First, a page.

There’s a nagging seed of doubt living in the heart of every owner of a personal vaporizer. A riddle for the modern age. A question every bit as vexing as those that drove the philosophers of ancient times to the wilderness to think, or the medieval alchemists into stone towers to conduct experiments. The question is this; What’s the ideal temperature at which to vaporize dry herbs?
The answer to that question is that it depends. And not just on whether we’re talking about centigrade of fahrenheit because we will only be talking about fahrenheit in this space
That’s not a cop out or a way cover-up for lack of diligence in our investigation of the topic. It’s the fact of the matter that most vapable botanicals are a complex symphony of organic chemistry, each chemical compound possessing its own unique traits, each trait expressed at a different temperature. It doesn’t simplify things that there are many different types of people using the dry herb vaporizers, with a host of different goals. And in a sense, the ability to pursue a precision experience is the single most freeing and democratic aspect of the portable vaporizer revolution.
So let’s start with a range of temperatures to be within, the zone between having a passive potpourri scent and the beginnings of combustion. With essentially any common herbal blend, you’ll start making actual smoke at around 450 degrees fahrenheit, but you’ll want to have your upward limit much lower than that because some of the undesirable components in smoke start to form at temperatures above 415 degrees. So, we’ll suggest that the upper limit be 410 degrees. At those temperatures, you’re going to be getting a quick release of all the different herbal vapors available from the material, and everything that can volatilize will. Provided you can keep things cool enough to prevent combustion, vaping at these higher temperatures is certainly OK. There is a downside though; Given that the technology allows you to curate your own experience, high temperature vaping is a comparatively like drinking from a firehose, and there are some enjoyable elements that will be lost to you.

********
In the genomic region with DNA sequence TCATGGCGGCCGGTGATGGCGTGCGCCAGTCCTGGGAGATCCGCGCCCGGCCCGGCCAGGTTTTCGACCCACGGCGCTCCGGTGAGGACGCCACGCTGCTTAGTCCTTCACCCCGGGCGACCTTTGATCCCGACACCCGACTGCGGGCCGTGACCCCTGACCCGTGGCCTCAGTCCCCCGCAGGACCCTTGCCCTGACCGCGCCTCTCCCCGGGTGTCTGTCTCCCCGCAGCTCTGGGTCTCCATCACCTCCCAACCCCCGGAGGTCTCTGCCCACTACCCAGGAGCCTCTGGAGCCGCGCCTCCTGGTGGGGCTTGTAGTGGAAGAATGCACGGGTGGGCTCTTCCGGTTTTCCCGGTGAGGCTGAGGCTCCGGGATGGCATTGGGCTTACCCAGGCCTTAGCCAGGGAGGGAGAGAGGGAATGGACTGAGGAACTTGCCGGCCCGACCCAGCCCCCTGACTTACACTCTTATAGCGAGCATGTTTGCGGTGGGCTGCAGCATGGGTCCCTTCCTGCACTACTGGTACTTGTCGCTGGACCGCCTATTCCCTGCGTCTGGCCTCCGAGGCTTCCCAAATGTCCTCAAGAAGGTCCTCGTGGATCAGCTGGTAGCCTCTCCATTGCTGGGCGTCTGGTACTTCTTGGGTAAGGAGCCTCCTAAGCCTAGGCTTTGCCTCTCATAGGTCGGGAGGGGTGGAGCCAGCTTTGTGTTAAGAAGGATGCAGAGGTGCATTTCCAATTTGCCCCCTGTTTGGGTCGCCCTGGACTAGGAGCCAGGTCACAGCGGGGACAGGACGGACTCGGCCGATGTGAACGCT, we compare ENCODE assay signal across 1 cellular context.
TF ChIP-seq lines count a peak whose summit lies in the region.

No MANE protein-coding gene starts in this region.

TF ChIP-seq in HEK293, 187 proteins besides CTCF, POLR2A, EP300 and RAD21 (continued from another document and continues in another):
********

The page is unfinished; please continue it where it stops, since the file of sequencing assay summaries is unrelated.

At the opposite extreme we have some specific compounds that express their potential at low temperatures. Most of terpenes that are present in dried herbs will begin to vaporize at around 320 degrees, and around that temperature is where you want to be to explore the different flavor and aroma possibilities. Between 320 and 350 degrees, you’re receiving mostly the types of benefits you’d expect from aromatherapy, while to a large extent the other medicinal components will be left behind in the plant material. That’s not to say that they’re wasted, since they can still be vaped off later, or decarboxylated and used somewhere else. It just means that at low temperatures, you’re inhaling those compounds at low, very steady rate, especially when compared to the terpenes.
And what of that golden middle ground? There must be a temperature that the average user of a personal vaporizer could set and feel confident that it’s right. Well it turns out that the range is still pretty broad, and the general consensus is that between about 356 and 392 degrees is the sweet spot. At those temperatures, you’ll be getting plenty of terpene profile in your vapor while at the same time releasing the other medicines in a controlled and deliberate manner.
In case that’s all too wordy, and you’ve skipped to the end hoping to see a helpful summary that will give you precisely the information you want, with no extra information or entertainment at all, here it is:
Below 320 is too cold.
Above 410 is too hot.
Around 360 is just right.
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